Review of BSB decision-making will not cover exams furore


LSB: Report due by next March

The Legal Services Board (LSB) has launched its review of the quality of the Bar Standards Board’s (BSB) decision-making – but is not going to look at the controversy around last month’s Bar exams.

We revealed in April that the oversight regulator had decided to conduct the review, triggered by the BSB’s widely criticised decision last year to stop funding the cross-regulator Legal Choices website.

The terms of the review have now been published, and the LSB said it would focus on the BSB’s decision-making processes in the two years to March 2020.

“The LSB considers that this time period provides a reasonable window in which it can consider a range of decisions and which should be manageable for the BSB in sourcing information.

“It will also ensure that the LSB is able to review the full range of decision-making steps the BSB followed in the lead up to the decision its board made to withdraw from involvement in Legal Choices.”

The events that led to the review predate lockdown but critics have questioned the decisions the BSB has taken over the exams. However, an LSB spokesman confirmed that “we are not expecting at this stage to extend the period covered by the review”.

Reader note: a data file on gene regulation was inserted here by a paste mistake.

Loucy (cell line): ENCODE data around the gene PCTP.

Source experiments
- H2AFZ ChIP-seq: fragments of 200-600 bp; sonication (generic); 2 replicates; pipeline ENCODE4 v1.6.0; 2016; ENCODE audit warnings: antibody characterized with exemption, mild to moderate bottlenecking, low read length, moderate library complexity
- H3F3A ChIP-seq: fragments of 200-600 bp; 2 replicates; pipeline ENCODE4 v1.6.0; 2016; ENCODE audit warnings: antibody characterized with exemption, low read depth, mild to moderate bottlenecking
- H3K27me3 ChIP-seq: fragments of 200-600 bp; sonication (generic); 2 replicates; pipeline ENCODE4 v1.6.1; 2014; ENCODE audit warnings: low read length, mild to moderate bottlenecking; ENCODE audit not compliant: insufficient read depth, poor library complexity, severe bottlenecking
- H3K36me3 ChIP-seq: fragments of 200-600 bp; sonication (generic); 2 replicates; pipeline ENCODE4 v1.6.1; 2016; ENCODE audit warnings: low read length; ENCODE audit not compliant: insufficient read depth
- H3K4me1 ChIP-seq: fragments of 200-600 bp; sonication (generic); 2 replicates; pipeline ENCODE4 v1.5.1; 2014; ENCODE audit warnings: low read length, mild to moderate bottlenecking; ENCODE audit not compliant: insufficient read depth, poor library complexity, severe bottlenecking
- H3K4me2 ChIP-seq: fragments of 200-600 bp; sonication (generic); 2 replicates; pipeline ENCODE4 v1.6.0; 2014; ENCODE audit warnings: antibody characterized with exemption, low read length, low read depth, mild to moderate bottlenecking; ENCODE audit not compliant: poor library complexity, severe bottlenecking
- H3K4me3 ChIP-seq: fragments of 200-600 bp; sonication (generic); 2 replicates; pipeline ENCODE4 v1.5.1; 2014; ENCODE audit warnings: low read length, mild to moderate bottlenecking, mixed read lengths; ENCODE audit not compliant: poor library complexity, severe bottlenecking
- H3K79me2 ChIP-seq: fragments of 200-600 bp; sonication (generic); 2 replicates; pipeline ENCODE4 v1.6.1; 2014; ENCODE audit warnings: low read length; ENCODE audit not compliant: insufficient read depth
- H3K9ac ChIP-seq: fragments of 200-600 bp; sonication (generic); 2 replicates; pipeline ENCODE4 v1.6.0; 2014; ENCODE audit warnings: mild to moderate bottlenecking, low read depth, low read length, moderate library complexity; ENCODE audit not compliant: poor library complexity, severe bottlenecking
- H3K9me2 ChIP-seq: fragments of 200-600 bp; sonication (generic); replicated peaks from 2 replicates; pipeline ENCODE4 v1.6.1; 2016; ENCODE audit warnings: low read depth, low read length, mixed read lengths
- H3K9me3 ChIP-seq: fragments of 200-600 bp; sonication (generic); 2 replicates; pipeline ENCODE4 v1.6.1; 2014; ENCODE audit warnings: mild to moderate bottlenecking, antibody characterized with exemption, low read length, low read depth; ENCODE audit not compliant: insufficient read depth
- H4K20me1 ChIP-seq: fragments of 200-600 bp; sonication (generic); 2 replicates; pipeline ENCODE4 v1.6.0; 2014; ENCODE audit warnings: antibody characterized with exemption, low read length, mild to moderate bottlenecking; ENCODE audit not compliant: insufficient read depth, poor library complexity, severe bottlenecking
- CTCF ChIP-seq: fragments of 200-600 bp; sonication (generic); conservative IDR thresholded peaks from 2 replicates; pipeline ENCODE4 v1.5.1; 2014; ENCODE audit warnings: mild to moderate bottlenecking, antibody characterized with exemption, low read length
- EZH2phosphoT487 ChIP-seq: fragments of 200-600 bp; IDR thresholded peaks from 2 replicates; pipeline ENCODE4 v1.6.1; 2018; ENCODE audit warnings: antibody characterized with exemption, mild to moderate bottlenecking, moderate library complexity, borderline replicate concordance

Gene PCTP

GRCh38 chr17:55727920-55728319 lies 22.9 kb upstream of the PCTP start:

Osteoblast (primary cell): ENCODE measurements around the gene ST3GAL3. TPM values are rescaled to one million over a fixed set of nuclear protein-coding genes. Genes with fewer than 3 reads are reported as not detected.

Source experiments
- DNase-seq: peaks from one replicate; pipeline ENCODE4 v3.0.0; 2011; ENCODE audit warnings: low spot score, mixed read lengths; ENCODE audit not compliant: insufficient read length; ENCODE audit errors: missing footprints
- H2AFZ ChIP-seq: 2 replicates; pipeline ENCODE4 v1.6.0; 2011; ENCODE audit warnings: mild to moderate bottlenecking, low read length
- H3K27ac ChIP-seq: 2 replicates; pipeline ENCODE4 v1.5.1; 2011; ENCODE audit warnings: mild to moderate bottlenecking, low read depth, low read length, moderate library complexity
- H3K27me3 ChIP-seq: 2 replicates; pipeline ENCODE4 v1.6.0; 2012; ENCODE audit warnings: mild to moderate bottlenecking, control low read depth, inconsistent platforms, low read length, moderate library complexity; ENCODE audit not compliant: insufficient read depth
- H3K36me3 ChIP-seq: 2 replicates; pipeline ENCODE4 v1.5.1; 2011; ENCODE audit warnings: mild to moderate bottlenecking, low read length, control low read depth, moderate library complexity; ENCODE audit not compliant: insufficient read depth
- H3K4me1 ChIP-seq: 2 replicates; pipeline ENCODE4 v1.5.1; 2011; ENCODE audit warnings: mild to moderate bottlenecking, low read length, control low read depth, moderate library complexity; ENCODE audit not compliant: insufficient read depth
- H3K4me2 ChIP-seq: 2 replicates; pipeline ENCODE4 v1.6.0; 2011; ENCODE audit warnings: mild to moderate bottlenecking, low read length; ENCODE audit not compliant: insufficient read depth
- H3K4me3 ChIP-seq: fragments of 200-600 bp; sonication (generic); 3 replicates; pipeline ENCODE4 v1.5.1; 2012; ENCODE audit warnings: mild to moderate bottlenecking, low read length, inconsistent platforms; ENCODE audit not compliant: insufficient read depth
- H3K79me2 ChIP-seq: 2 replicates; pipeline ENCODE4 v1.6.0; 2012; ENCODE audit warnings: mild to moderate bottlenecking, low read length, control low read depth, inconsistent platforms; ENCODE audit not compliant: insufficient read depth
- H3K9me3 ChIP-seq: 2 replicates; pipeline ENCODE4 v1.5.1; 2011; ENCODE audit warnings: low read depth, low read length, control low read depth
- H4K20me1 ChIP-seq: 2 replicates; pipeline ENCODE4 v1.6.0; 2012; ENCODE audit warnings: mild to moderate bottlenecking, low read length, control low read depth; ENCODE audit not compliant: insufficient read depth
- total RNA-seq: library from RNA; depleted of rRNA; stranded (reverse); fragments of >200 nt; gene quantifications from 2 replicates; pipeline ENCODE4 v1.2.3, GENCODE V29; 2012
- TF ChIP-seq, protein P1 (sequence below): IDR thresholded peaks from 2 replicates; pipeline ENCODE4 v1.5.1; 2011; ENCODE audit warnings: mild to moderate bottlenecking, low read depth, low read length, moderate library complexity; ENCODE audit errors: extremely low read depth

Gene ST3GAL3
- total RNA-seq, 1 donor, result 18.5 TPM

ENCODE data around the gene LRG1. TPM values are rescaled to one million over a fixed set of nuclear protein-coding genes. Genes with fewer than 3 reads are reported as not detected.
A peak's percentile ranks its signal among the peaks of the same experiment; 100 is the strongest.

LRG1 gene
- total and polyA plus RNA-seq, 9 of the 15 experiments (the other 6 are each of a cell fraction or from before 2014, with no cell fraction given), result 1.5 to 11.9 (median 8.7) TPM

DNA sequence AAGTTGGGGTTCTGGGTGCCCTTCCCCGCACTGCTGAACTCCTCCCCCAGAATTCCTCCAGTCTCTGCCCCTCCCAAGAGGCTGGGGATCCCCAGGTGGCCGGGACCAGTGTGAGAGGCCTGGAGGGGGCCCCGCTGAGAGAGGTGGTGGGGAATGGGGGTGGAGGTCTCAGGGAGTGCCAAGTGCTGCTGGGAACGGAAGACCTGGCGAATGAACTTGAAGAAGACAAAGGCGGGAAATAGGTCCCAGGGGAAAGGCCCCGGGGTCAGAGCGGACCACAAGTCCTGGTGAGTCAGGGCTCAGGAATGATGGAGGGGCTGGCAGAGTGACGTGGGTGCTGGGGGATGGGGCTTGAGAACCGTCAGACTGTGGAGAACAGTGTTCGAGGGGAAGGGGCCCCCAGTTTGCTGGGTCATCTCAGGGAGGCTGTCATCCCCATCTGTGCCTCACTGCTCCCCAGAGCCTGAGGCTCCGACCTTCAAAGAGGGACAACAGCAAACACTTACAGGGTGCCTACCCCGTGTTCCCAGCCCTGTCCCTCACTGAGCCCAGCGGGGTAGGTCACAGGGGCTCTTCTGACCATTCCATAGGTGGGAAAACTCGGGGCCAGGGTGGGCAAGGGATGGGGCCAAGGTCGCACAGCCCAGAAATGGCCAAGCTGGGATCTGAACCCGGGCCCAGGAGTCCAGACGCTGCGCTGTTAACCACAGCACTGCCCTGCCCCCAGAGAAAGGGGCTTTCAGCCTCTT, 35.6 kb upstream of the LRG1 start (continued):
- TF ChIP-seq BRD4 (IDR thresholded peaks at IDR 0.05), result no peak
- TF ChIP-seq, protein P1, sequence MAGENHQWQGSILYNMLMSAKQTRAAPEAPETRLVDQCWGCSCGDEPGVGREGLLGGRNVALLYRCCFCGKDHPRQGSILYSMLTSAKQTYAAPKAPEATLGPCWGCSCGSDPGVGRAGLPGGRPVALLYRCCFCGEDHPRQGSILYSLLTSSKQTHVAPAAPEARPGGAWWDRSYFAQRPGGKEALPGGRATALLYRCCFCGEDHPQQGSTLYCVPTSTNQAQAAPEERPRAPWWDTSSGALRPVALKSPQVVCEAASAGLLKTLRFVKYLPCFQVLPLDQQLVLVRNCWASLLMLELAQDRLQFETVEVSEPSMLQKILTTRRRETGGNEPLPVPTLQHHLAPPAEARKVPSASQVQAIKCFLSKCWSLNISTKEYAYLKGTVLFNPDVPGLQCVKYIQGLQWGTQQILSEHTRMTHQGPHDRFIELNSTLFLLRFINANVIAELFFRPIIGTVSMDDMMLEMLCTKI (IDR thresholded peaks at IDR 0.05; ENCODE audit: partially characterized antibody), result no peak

At the time the review was announced, the BSB accused the LSB of turning “a straightforward disagreement about policy [on Legal Choices] into a governance issue”.

The review will assess the effectiveness of the decision-making processes, following three key lines of enquiry.

The first is how the governance framework supports decision-making. The LSB said it would seek assurance that both the role of the main board and its relationship with the executive were clear.

The second will look at how the executive and the board make and implement decisions.

The LSB said it wanted to be sure decisions “are based on appropriate evidence and analysis and that proposals are properly evaluated” and include consideration of the impact of the decision on the regulatory objectives, in particular protecting and promoting the interests of consumers.

Finally it will seek more information about how decisions were communicated

The aim is to finalise and publish a report by March 2021.

The LSB has also launched a similar review in relation the Faculty Office, which regulates notaries.

This will assess the transparency of its decision-making processes, including governance arrangements for delegation; how these processes allow for effective decision making; and the extent to which learning is used to inform the office’s decision making and regulatory approach.

A report is due by February 2021.




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